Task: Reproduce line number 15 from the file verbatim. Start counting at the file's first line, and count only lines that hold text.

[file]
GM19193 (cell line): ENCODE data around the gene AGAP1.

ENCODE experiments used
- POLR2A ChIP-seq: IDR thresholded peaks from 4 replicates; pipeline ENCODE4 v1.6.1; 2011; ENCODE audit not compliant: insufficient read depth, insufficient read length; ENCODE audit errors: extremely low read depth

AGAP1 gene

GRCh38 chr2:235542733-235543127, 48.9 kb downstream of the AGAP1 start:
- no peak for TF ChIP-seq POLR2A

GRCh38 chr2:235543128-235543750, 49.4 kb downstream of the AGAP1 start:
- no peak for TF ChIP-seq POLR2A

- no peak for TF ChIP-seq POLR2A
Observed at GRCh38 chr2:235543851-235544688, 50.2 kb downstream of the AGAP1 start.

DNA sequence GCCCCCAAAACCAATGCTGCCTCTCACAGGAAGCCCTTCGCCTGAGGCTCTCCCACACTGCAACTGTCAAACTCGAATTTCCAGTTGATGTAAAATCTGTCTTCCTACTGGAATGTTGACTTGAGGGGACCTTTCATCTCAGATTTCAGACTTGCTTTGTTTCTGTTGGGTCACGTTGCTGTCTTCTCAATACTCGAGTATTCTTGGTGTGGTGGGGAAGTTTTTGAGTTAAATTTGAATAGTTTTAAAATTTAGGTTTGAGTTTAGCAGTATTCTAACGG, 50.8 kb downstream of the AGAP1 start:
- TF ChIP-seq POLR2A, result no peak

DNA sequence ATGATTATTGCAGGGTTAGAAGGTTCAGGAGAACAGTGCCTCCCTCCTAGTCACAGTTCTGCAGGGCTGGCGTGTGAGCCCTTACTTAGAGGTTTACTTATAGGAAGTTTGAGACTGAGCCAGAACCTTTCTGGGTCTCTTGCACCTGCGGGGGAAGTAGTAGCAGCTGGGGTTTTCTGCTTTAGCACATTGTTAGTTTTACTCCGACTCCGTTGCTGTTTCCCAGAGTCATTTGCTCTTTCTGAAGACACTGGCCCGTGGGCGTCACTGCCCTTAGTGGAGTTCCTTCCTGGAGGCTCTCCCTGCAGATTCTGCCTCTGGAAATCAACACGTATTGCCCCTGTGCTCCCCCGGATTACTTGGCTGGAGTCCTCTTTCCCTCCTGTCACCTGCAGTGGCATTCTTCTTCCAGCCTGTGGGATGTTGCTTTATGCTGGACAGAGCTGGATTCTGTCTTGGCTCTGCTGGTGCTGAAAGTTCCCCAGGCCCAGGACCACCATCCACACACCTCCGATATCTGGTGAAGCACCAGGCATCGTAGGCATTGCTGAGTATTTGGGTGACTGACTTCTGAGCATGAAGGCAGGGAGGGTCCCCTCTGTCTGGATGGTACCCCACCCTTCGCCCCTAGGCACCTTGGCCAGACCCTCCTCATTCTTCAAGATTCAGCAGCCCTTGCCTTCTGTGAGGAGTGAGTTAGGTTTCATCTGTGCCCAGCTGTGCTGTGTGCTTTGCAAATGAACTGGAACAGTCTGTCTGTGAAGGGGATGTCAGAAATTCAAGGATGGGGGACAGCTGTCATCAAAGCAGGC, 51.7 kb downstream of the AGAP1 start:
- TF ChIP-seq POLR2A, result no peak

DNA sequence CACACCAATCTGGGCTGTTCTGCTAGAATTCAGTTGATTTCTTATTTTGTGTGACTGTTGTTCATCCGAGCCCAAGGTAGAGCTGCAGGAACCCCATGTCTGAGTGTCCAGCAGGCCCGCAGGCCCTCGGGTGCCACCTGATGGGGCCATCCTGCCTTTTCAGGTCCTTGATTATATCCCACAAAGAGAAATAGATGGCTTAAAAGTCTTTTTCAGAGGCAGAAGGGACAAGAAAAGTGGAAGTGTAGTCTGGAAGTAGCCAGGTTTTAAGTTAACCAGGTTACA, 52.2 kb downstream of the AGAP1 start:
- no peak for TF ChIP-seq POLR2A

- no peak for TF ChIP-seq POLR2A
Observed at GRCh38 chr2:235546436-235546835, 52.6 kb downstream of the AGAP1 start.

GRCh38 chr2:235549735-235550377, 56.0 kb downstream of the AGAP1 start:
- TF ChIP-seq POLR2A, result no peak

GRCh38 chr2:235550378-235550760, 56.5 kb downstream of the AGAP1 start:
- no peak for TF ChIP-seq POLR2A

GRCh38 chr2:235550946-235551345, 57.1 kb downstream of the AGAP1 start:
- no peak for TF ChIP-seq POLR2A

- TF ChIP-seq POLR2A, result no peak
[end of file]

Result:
DNA sequence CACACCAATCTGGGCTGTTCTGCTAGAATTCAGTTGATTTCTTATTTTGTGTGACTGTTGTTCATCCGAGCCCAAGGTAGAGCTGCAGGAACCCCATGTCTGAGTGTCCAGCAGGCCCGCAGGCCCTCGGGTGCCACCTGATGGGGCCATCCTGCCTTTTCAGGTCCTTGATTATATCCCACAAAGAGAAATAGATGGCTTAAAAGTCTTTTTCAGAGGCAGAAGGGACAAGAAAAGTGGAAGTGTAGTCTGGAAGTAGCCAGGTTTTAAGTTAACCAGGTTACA, 52.2 kb downstream of the AGAP1 start: